As a dancer, Nureyev returned several times to noble characters who cannot (or cannot imagine) compromise with the real world and who live in a kind of proud apartness from those around them. Aristocrats. Artists. Even his Pierrot seems to experience his victimhood as a kind of noblity.

In the Giselles we are speaking of, it is as though Albrecht is dancing in his own personal bubble of aristocratic self-regard. For him, the village is a playground; the girl is there to be enjoyed, which is what simple, pretty village girls are for; the mothers are minor roadblocks to be circumvented; peasants like Hilarion, even if they become threatening, are almost beneath notice. He is not a dishonest person who knows better. He is something who genuinely -- and tragically -- believes this is how a nobleman is supposed to act. What happens in Act I subverts and attacks those assumptions, leading to the collapse that cargill describes.

As in the stories of the saints, the most memorable conversion experiences involve people who are supremely, arrogantly, blindly involved in self. This makes their fall -- and consequent redemption -- even more dramatic. The idea of reducing this, as Kain suggests, to

a story about love that is greater than the separation of death.

is possibly to trivialize it.

What do the rest of you think? And what about that idea of giving Bathilde a happy ending?

#11 Mel Johnson

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Posted 15 September 2007 - 08:22 AM

If you can find a recording of the original score, you will find that there's a definite change in lietmotiv that brings on Wilfrid and Bathilde, who have apparently been beating the bushes all night, trying to find Albrecht. The transformation dawn music continues after this short burst, and there is some considerable time involved before the allegro/forte coda to the act. Although Gautier was part of the anti-clerical movement in Parisian intelligentsia, he certainly went through some contortions to make sure that there is 1) plenty of time for Giselle to effect a reconciliation between Albrecht and Bathilde, and 2) that there are at least two witnesses to a miracle (doubtless to be placed before the Sacred Congregation on the Causes of Saints). If it wasn't Gautier or Vernoy de Saint-George, who also didn't like the Church, then it may have been Coralli or Perrot.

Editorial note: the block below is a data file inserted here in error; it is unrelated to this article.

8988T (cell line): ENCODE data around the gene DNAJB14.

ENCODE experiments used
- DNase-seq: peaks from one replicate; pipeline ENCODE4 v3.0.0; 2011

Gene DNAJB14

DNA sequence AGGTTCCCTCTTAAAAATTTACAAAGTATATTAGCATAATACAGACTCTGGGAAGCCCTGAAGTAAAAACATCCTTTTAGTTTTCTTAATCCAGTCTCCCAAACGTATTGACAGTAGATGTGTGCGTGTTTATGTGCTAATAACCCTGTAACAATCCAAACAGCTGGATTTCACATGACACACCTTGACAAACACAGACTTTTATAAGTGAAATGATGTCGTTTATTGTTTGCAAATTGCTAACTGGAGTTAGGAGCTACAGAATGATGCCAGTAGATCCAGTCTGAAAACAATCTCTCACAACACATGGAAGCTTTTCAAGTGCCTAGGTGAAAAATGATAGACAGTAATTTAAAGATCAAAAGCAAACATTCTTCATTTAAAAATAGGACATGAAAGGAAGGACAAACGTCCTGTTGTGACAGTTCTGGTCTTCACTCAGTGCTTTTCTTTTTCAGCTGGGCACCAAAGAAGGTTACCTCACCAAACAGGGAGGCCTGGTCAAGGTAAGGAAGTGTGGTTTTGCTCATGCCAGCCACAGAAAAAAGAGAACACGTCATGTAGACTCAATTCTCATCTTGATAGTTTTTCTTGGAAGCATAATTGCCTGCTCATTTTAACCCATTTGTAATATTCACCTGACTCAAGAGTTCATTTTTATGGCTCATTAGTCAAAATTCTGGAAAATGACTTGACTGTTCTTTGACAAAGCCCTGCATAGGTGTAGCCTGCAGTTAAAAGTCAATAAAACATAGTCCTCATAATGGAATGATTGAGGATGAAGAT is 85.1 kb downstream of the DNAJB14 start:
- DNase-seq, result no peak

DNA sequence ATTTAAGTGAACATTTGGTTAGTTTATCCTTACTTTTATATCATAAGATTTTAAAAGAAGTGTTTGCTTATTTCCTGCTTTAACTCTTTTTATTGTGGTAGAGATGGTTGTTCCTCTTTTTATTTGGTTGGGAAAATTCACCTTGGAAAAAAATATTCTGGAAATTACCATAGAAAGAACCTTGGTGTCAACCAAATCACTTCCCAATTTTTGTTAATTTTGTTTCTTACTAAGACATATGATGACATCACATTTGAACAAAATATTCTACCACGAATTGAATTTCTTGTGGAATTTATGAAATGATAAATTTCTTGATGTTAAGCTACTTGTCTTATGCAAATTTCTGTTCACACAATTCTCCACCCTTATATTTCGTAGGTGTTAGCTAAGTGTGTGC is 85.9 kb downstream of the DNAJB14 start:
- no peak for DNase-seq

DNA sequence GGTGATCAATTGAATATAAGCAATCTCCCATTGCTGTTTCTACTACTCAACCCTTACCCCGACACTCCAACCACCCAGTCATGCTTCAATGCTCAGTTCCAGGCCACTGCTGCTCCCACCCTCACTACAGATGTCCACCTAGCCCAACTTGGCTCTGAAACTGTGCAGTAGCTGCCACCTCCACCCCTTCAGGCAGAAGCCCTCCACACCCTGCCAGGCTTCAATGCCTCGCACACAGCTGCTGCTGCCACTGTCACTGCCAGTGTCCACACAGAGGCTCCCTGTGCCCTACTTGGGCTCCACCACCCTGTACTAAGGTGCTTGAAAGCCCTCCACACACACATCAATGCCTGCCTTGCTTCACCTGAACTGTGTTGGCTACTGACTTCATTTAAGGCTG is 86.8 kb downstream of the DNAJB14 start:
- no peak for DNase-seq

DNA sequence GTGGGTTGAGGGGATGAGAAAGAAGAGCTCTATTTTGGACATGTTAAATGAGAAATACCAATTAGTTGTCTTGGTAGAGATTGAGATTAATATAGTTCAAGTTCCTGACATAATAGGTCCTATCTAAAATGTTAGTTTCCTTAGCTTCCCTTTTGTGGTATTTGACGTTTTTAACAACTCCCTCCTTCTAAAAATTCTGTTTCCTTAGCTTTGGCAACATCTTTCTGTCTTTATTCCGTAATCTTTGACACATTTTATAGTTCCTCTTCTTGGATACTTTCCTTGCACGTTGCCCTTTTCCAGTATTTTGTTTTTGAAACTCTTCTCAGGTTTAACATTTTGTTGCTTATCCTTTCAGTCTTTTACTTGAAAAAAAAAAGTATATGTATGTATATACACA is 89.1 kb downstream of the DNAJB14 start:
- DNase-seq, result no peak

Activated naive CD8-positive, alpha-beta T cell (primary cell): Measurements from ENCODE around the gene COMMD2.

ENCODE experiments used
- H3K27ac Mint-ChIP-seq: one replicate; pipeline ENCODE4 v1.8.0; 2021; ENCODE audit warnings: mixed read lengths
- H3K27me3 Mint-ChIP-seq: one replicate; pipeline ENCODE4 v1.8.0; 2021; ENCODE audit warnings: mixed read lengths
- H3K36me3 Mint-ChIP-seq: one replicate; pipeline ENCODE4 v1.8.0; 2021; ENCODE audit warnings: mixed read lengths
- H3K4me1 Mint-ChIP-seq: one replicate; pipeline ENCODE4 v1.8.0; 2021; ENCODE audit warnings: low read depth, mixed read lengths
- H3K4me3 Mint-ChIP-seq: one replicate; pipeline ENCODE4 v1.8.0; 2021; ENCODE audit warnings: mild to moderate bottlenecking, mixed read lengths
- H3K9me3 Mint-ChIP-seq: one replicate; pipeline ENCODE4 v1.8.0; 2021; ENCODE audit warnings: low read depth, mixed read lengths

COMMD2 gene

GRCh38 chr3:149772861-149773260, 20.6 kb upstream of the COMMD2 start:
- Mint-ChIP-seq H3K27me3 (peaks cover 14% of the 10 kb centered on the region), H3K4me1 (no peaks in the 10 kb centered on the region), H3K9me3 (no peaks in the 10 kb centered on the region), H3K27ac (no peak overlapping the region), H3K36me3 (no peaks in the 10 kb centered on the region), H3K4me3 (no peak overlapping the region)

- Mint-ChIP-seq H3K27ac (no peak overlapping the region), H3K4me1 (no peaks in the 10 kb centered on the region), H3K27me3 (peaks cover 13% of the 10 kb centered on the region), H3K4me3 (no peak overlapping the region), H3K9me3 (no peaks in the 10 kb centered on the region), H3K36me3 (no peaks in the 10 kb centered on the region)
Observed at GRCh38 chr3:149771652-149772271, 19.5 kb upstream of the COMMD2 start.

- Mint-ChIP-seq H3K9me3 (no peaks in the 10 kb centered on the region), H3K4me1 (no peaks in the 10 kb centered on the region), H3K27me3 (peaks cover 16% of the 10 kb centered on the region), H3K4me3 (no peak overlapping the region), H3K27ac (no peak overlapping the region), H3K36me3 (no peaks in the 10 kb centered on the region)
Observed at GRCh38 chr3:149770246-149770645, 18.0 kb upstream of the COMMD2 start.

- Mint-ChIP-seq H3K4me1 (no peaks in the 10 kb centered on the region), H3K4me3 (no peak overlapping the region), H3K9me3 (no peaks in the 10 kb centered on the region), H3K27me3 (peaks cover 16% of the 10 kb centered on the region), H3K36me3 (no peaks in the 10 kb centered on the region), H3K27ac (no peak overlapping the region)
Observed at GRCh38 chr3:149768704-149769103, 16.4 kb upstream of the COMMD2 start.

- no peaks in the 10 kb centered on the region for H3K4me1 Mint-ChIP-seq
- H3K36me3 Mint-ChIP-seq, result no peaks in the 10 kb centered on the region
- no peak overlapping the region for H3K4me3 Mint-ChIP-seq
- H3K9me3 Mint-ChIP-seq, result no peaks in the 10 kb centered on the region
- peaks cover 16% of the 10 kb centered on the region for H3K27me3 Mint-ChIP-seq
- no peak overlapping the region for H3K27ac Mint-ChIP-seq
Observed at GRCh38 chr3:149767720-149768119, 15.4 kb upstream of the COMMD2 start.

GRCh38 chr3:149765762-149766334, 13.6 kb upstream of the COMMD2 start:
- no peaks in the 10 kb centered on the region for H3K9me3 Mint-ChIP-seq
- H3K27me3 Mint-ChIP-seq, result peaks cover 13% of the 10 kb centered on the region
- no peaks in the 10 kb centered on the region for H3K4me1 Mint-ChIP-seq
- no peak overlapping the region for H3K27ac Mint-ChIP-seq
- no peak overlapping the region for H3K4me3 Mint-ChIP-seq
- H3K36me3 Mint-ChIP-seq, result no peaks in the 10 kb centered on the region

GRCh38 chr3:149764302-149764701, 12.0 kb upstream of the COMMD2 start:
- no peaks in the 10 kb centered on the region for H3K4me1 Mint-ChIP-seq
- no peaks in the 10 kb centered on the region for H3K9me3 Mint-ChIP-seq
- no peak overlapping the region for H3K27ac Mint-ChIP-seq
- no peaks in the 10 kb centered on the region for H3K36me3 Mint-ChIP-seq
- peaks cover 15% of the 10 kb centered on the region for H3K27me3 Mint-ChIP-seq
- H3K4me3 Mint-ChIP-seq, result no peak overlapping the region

#12 bart

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Posted 15 September 2007 - 09:02 AM

Mel, if there is time in the music to bring back Bathilde, what do you think about it as an artistic choice?

It seems cluttered to me. One does wonder what happened to her, but another marriage would probably have been arranged. And she still had the ring! Bringing her back, to me, would be only a little more meaningful than bringing back Siegfried's mother. I get the theology, but not the dramaturgy.

If I'm remembering correctly (and I may not be) I thought that one of the many things I liked about Nureyev's Albrecht was that he didn't reach for the sword to respond to Hilarion's knife -- but, as you said, showed who he was by his nobility of manner.

I also wish I could remember. Can anyone help?